LORAIN — A charter school in downtown Lorain looking to build a gymnasium for its students likely will find out the project’s fate next week at a regular City Council meeting.
A proposed tax abatement for the project was discussed at a Finance and Claims Committee meeting Monday night with only one member voting against it being considered by the whole body.
Safety-Service Director Dan Given said the administration is in favor of the gym, which would allow Spectrum to widen the services it offers to students in Lorain County with autism spectrum disorders.
“The project itself everybody speaks very highly of them,” he said. “I believe it’s a telling story of helping those who absolutely need our help. This is an example of our tax dollars not going into someone’s pocket to fatten the bottom line. This is going into a definite program that will impact the lives of kids who need the help the most.”
Given said the abatement would be for 15 years and would completely abate the taxes on the gym but not on the land the gym would sit on and with the gym’s location off of West Erie Avenue, it would be outside the downtown entertainment district.
Cheryl Weber, the CEO of the school, said the project is needed because during the colder months of the year, the more than 190 students in the program must do their daily exercises in the school’s hallway.
Weber also addressed concerns that the gym would lead to students “milling around the community.”
“I want you to know that our students are picked up every morning and dropped off back home every evening,” she said. “We provide transportation 100 percent for every student. There will be no students that will be walking home. We provide a safe and secure environment for almost 200 students and we have a sterling record.”
Weber said the gym will be sensory appropriate and will have special opportunities for the students to engage in a way that allows them to succeed.
Councilwoman Mary Springowski, D-at large, said the concerns regarding people “milling around” had stemmed from media reports that there would be residential units in downtown for students.
“We’ve seen what happens with the Nord Center and then you get the nuisance calls and then they become victims if they’re preyed upon,” she said.
Springowski said she has an understanding of the autism spectrum, citing her uncle who was “profoundly autistic” and while she does understand sensory needs, she was afraid it would turn into people living downtown using the services, something that business owners on Broadway had expressed to her.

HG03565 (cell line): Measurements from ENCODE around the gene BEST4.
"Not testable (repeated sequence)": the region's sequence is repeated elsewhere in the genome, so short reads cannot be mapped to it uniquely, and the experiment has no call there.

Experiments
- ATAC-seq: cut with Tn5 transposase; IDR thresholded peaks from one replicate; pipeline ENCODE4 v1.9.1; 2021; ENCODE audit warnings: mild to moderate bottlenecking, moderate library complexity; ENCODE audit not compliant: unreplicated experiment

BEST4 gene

Weber said she doesn’t feel as though the gym and proposed plans for residential units have anything to do with each other and no nuisance complaints have ever been filed against her students.
“It’s always ‘We love your mission but we don’t want it in our backyard,’” she said. “And I understand that but our students have autism. They don’t have physical challenges. They don’t have mental disabilities. They do know how to learn and they can be successful.”
Project developer Jon Veard said he was offended Springowski would compare the autistic adults and children who use the Spectrum services to recovering addicts who use the Nord Center, saying he had a brother with developmental disabilities.
An argument ensued at the meeting regarding Veard’s word choice to describe his brother, with Springowski saying it offended her, like her comments offended Veard.
“Don’t tell me I don’t understand,” she said. “I understand more than you realize.”
Springowski said she wasn’t opposed to the gym because every child that goes to school deserves a way to release their energy, but she was just mentioning concerns of the people who own businesses along Broadway.
Councilman Joe Koziura, D-at large, was the lone no vote to send the abatement to full Council not because he disagreed with Spectrum’s mission but because the city is trying to transform its downtown.
“I really believe we need to take a look at our tax abatements in the city and see who needs it in terms of development for jobs or development for rehabbing homes,” he said. “I don’t question you intent, but I do question the abatement considering there will only be one or two new employees so really no new additional income tax.”
The project would take place in the city’s 2nd Ward and its councilman, Dennis Flores, said he was in favor of the gym and the tax abatement that would come with it.
“To think that these kids are going to mix in with the homeless and other problems we have downtown is a disservice to Spectrum,” he said. “I’m asking Council to support this. This residential on Broadway is a separate matter for a different day, but the gym for these kids is something that’s needed.”